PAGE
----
But no one ever told her that, so she didn’t know
The people around her could never see it that way or convey to her the wonder and beauty of it.
For decades, she felt shamed into going to Sunday dinner every Sunday of her life, the idea of saying no was a trauma.
Levy, confronted with similar emotional suppression, made the same decision Maria did, and just as late in life. At all costs, she had to break away and learn how to be herself and love herself.
Eventually, Maria broke out and stopped going to Sunday dinner. Without it, her family had no way of communicating with her. They stopped calling her or seeing her or knowing much about her.
Free of these invisible chains, she began to live her own life.
The farther she got from those dinners, the happier and more fulfilled she was. The further Levy got from her marriage, the more she found the freedom and independence she wanted.
Without saying so, or perhaps even knowing it, Maria’s family essentially disowned her, shunning her without ever quite saying so. We love you, she was told, please come back to our dinners. That was all she was told.
That’s what parents are taught to say to children caught in cults.
That was as far as any conversation ever got, and now, there are very few conversations.
Every morning, Maria goes out into the pasture – sometimes in her wedding dress – to shovel out the manure and put it in our pile. Every morning, she affirms her own identity, looking very much her own ever evolving self, and looking nothing like any other farm person, male or female, who shovels manure every morning.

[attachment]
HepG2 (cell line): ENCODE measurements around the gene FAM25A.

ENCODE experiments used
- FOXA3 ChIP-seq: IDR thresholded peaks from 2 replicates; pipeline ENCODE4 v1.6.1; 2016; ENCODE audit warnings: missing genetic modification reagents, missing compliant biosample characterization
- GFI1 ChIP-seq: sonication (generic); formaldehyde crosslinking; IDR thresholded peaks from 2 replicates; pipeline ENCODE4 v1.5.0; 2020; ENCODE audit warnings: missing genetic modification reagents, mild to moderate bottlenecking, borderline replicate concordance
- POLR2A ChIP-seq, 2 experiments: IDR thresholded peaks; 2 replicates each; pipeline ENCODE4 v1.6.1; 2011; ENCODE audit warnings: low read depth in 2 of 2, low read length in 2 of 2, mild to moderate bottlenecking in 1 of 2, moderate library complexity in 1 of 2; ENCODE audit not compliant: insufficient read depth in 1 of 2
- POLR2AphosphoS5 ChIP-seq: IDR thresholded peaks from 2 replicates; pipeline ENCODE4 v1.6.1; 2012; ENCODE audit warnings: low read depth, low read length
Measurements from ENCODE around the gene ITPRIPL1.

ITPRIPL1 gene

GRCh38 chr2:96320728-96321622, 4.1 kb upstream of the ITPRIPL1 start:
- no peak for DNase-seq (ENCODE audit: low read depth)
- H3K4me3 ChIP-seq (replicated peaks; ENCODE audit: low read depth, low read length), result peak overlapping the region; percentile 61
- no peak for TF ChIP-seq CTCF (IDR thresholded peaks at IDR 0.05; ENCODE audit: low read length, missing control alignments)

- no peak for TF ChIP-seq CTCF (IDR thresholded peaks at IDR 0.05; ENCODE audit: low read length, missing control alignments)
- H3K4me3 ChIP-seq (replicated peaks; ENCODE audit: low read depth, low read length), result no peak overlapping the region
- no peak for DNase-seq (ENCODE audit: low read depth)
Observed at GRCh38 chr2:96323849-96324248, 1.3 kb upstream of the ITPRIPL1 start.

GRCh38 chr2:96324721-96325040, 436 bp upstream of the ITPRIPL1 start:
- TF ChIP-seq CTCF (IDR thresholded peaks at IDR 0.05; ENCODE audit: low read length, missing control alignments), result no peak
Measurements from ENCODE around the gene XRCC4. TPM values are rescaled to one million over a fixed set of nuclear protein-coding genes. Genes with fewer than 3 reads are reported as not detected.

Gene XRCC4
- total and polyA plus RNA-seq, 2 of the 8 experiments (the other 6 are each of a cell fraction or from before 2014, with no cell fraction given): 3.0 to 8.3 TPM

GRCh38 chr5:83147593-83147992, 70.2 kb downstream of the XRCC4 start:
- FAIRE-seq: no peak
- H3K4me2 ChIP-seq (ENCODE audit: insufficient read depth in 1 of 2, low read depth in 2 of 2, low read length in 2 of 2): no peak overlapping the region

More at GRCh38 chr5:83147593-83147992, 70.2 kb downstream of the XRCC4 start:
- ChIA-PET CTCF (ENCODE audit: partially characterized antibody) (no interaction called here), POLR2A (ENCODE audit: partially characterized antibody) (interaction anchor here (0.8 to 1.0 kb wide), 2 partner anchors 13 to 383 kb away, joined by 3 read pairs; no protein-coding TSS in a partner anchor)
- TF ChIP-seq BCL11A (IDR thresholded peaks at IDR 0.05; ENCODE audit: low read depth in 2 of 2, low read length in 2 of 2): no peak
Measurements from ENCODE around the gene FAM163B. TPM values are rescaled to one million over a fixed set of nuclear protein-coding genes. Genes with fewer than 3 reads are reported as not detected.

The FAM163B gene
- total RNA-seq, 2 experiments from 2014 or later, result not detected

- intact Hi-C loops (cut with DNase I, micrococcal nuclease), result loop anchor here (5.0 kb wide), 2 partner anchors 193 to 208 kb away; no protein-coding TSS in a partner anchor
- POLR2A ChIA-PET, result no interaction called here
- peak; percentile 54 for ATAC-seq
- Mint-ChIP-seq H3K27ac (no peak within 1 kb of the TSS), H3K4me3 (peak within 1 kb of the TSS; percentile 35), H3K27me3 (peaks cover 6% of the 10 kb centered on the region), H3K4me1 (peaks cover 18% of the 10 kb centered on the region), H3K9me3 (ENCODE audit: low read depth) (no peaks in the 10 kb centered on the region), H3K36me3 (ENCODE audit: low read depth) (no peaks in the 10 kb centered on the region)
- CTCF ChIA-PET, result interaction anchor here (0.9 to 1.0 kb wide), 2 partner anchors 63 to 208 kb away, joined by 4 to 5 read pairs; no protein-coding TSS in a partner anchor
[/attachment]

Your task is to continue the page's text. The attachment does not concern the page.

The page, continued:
Someone wrote me recently to compliment Maria on her “fashion” sense and suggest she was a very different kind of “farm wife.” I guess that is so. Whenever I hear the term, I think of change.
I don’t think of Maria as a farm wife, the term seems outdated to me. I have met many women on many farms who still call themselves farm wives, and who refer to their husbands as “my farmer.”
My friend Carol Gulley and I have had several conversations about this, she sees her husband Ed as the dominant figure on their farm, and calls him “my farmer,” she writes about him in that way and openly sees herself working and living in support of him and her family.
Yet she is just as much a farmer as he is, works just as hard, milks as many cows, shovels as much manure, drives in a tractor just as long, and I cannot imagine describing her in any other way than as a dairy farmer, just like Ed.
Ed would be the first to say she is just as much of a farmer as he is.
There is an individual choice here, but more and more women are rejecting a system of work and life in which men – and families – find different ways of suppressing and dominating women, even if it is not their intension
You don’t have to just beat someone to abuse them, you can just as brutally damage their sense of self.
Joseph Campbell often wrote about a phenomenon he witnessed in his teaching career (so have I) in which men and families so often suppressed the creative desires of women by encouraging them to stay away from art and creative, by shaming them to get “safe” jobs or “day” jobs, have children, push aside their bliss and ambition and do what is expected of them.